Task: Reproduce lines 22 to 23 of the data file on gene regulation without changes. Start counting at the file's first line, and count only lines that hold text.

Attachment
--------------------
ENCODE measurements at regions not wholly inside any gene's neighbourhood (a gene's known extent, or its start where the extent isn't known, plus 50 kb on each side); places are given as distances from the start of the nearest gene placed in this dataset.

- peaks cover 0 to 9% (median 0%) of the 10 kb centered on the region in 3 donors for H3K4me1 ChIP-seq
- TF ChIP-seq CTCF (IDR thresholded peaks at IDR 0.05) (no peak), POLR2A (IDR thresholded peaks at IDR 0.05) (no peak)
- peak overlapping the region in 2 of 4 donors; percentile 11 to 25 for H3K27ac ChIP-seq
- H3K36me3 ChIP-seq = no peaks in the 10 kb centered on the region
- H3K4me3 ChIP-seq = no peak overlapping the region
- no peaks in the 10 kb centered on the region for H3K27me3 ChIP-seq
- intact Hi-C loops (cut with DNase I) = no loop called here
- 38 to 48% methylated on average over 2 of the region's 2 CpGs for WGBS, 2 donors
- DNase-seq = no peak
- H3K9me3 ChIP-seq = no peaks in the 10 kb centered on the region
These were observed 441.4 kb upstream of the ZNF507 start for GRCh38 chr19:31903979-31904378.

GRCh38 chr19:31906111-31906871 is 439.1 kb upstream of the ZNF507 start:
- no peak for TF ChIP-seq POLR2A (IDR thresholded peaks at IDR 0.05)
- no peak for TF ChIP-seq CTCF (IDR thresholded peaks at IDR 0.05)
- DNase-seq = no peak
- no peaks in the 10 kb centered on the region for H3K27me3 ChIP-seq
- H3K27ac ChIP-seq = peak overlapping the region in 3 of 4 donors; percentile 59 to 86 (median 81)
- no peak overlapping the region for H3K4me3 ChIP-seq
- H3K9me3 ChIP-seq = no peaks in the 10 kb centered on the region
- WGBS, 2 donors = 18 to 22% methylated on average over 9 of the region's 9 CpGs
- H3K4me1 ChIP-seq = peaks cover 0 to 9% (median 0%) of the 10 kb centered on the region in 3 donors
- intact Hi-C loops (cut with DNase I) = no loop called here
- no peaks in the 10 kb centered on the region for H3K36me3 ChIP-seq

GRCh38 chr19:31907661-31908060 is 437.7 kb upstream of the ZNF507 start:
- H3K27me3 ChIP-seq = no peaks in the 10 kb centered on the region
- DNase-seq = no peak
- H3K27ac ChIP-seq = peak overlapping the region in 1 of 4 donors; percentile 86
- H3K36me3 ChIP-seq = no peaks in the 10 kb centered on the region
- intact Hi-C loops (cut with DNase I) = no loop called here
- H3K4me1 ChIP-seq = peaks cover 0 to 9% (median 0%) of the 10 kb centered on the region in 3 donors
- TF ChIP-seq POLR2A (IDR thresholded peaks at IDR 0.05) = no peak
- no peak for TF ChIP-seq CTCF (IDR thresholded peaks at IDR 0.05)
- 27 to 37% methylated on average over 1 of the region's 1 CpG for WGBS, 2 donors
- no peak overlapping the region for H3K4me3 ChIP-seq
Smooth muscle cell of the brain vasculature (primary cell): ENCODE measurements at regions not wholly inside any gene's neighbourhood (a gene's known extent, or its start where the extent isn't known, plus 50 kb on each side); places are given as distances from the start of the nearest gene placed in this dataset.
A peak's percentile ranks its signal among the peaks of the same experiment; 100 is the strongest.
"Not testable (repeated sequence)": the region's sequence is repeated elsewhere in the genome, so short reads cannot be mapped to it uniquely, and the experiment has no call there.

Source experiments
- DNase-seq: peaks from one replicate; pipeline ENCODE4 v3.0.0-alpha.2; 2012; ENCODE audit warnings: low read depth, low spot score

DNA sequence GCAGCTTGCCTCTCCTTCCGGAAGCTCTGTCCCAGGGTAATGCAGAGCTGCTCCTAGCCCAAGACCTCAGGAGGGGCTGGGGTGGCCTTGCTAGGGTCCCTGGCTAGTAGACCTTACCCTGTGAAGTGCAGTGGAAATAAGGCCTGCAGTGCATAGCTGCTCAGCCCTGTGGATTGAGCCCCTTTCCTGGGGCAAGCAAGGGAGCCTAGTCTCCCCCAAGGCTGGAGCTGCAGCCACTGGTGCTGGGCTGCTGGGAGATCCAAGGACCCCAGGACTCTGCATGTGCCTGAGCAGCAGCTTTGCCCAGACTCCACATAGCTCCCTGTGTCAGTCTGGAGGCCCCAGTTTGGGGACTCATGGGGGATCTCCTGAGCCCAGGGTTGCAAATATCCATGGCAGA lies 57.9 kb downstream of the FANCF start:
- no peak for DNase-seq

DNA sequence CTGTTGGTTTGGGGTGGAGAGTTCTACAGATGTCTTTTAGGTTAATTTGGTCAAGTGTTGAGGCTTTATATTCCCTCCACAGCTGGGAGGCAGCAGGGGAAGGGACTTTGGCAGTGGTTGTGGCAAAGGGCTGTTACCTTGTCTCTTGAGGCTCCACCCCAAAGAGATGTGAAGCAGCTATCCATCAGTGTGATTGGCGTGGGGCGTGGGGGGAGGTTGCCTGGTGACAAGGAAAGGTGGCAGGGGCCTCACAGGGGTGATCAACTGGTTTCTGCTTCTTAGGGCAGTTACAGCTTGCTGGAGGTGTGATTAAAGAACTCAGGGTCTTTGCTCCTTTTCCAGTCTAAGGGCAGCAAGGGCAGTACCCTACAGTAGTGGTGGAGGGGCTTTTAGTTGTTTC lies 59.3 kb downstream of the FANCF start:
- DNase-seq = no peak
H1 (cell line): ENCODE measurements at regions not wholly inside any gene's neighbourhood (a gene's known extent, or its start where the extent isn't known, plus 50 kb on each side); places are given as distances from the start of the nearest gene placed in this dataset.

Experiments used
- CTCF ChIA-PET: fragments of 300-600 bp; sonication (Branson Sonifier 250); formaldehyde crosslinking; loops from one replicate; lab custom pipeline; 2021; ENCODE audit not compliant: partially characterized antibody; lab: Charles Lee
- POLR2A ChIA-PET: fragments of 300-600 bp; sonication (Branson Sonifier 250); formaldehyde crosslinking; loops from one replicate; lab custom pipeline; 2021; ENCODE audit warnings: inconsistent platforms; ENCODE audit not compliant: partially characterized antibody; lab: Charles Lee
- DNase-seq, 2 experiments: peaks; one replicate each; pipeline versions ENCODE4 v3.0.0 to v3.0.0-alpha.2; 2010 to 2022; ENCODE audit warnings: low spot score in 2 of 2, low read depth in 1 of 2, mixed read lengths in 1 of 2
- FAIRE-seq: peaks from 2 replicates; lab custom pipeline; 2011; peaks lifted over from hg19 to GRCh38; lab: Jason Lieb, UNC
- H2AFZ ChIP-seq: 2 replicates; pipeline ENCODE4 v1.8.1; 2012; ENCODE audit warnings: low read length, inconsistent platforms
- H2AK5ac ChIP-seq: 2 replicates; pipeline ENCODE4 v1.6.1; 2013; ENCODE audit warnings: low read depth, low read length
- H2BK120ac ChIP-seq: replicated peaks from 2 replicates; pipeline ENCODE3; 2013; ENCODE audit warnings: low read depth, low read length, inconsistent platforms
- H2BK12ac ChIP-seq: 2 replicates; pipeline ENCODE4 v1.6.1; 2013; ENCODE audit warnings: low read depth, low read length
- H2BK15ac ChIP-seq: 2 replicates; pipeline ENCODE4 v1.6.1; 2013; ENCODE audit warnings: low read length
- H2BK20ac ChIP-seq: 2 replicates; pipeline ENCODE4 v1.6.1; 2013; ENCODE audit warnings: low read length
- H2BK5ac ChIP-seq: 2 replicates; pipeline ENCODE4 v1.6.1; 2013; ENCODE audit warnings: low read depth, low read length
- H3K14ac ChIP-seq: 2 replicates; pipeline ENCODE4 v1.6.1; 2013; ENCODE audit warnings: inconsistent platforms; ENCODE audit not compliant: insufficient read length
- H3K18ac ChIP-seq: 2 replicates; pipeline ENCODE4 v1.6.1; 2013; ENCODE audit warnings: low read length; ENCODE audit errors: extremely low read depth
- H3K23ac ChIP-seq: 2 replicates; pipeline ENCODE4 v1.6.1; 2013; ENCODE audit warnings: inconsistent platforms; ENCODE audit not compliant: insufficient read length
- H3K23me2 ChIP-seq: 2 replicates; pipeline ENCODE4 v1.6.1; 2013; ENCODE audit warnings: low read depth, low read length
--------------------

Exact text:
- H3K4me1 ChIP-seq = peaks cover 0 to 9% (median 0%) of the 10 kb centered on the region in 3 donors
- intact Hi-C loops (cut with DNase I) = no loop called here